The Baader Meinhof Complex (2008)

R   |    |  Action, Biography, Crime


The Baader Meinhof Complex (2008) Poster

A look at Germany's terrorist group, The Red Army Faction (RAF), which organized bombings, robberies, kidnappings and assassinations in the late 1960s and '70s.


7.4/10
33,920

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  • Bruno Ganz in The Baader Meinhof Complex (2008)
  • Moritz Bleibtreu and Johanna Wokalek in The Baader Meinhof Complex (2008)
  • Nadja Uhl and Daniel Lommatzsch in The Baader Meinhof Complex (2008)
  • Alexandra Maria Lara in The Baader Meinhof Complex (2008)
  • Johanna Wokalek in The Baader Meinhof Complex (2008)
  • Stipe Erceg in The Baader Meinhof Complex (2008)

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4 October 2008 | Liedzeit
8
| Necessary
First of all this is a very important film. Just like the other "Big" film by Eichinger "Der Untergang" it confronts the German audience (and the world should it care) with some aspect of German history that people should know about. In this case the "myth" of the RAF. To everyone who lived through the seventies in Germany it is clear that the influence of the RAF on Germany can hardly be exaggerated. I was a kid but my impression at the time was that both sides were wrong. There was a constant fear of terror coming from the terrorists but also from the state. (People did not get jobs if it was suspected they were "left".) So to make a blockbuster film, even if it does not really explain the motives of the main characters involved, at least gives us some facts. Not everyone is prepared to watch documentaries or read the book by Aust, but everyone should have some thoughts or maybe discussions on the subject.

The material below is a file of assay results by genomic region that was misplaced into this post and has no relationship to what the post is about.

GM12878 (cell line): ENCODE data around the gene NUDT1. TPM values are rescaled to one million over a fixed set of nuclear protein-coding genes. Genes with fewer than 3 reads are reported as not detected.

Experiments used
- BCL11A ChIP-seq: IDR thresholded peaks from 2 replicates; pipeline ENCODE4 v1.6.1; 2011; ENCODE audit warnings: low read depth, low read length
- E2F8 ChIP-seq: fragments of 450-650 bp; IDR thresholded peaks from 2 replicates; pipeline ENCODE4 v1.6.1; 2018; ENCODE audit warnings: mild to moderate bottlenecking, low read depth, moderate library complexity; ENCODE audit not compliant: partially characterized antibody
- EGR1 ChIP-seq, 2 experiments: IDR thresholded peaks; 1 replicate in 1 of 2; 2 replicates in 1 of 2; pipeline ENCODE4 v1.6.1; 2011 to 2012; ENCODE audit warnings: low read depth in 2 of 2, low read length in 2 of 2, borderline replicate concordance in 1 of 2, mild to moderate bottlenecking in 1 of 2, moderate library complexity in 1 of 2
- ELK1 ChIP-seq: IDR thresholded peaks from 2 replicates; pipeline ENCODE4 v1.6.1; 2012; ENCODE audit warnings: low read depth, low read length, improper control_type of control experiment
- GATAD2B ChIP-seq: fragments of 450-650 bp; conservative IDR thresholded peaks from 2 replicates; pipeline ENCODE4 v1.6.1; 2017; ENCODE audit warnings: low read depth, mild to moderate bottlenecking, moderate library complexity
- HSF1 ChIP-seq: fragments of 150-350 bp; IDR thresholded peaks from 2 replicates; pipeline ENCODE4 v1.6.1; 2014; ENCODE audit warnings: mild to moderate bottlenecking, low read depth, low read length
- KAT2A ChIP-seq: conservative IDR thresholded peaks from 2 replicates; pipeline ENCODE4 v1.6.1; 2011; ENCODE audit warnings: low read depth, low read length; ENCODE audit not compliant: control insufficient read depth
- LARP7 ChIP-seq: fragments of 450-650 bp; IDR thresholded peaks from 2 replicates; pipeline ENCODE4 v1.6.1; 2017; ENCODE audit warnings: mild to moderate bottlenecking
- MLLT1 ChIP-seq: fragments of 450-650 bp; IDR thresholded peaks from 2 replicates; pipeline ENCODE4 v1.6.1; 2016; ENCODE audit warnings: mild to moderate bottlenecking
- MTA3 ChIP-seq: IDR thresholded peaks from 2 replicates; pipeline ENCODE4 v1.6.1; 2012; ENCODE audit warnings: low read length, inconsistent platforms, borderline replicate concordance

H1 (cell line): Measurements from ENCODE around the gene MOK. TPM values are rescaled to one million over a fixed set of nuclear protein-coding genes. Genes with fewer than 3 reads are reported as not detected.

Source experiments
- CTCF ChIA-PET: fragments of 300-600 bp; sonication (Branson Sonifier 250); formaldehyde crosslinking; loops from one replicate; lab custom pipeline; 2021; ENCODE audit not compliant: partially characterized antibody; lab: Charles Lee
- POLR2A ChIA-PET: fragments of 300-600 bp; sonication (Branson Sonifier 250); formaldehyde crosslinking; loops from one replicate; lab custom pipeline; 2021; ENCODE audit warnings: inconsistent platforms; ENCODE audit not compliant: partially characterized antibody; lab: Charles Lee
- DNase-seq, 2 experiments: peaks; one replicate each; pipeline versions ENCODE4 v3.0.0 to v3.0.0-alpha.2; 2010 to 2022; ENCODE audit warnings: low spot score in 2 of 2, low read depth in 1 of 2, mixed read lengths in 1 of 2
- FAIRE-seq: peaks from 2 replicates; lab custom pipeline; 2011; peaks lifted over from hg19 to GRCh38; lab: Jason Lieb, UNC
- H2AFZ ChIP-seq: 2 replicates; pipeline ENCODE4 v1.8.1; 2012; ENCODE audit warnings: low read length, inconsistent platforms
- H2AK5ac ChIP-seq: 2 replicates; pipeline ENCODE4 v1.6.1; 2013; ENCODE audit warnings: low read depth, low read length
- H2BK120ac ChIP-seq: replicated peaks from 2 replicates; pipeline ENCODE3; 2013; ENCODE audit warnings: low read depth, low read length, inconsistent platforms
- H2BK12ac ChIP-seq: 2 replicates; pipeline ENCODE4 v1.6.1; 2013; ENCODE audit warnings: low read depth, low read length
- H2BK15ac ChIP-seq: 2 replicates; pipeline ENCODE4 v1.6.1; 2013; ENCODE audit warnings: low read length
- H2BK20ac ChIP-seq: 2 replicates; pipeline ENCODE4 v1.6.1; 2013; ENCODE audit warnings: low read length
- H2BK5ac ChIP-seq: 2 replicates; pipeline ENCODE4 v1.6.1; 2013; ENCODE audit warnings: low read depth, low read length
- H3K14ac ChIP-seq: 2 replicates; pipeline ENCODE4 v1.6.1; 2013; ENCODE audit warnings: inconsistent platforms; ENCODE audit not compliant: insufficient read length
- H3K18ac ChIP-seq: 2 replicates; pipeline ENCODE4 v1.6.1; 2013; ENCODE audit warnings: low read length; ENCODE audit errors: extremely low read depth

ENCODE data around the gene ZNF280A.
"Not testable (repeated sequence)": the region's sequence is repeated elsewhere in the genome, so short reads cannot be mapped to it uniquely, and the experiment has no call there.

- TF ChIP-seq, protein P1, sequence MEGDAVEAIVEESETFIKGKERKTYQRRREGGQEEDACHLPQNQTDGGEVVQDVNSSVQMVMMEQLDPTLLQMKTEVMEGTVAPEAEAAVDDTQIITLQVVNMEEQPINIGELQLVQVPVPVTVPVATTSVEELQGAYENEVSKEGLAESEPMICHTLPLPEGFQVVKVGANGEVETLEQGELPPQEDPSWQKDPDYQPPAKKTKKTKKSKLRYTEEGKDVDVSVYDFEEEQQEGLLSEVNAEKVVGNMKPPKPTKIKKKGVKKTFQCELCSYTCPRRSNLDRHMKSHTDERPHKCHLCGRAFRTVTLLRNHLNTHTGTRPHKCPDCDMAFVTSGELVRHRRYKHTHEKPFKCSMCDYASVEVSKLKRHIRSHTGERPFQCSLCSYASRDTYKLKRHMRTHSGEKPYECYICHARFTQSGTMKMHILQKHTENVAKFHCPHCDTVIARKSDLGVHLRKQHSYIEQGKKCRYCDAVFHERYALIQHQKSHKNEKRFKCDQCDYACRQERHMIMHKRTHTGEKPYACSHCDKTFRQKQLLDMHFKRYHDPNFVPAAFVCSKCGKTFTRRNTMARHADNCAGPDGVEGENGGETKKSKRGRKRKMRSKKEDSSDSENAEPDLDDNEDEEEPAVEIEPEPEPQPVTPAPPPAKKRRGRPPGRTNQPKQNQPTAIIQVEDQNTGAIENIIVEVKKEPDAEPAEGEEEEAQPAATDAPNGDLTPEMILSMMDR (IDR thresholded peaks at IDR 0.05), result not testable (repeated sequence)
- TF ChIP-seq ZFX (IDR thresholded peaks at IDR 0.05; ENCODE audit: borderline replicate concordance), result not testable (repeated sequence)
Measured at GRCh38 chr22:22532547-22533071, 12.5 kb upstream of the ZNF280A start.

Okay, but does it succeed as a film? Not entirely. The actors as everyone agrees were excellent, the cinematography as well. You do think you are in the seventies. That in itself is amazing. The action scenes are done splendidly, especially at the beginning the riots during the visit of the Persian Shah which culminated in the shooting of a student which in turn was, at least to some extent, the origin of the rise of terror. Of course the film is episodic and there are too many characters in it, most of them are not introduced in any way and ten years of complex history cannot be told in an altogether satisfying way. But the film succeeds in giving us a sense of what was going on. The producer, Bernd Eichinger has been accused of vanity. Which is a funny thing. Of course, he is vain. He has the duty to be vain as long as he also feels a responsibility to make movies that try to tell something. And the challenge, he feels, is to say it to as many people as possible.

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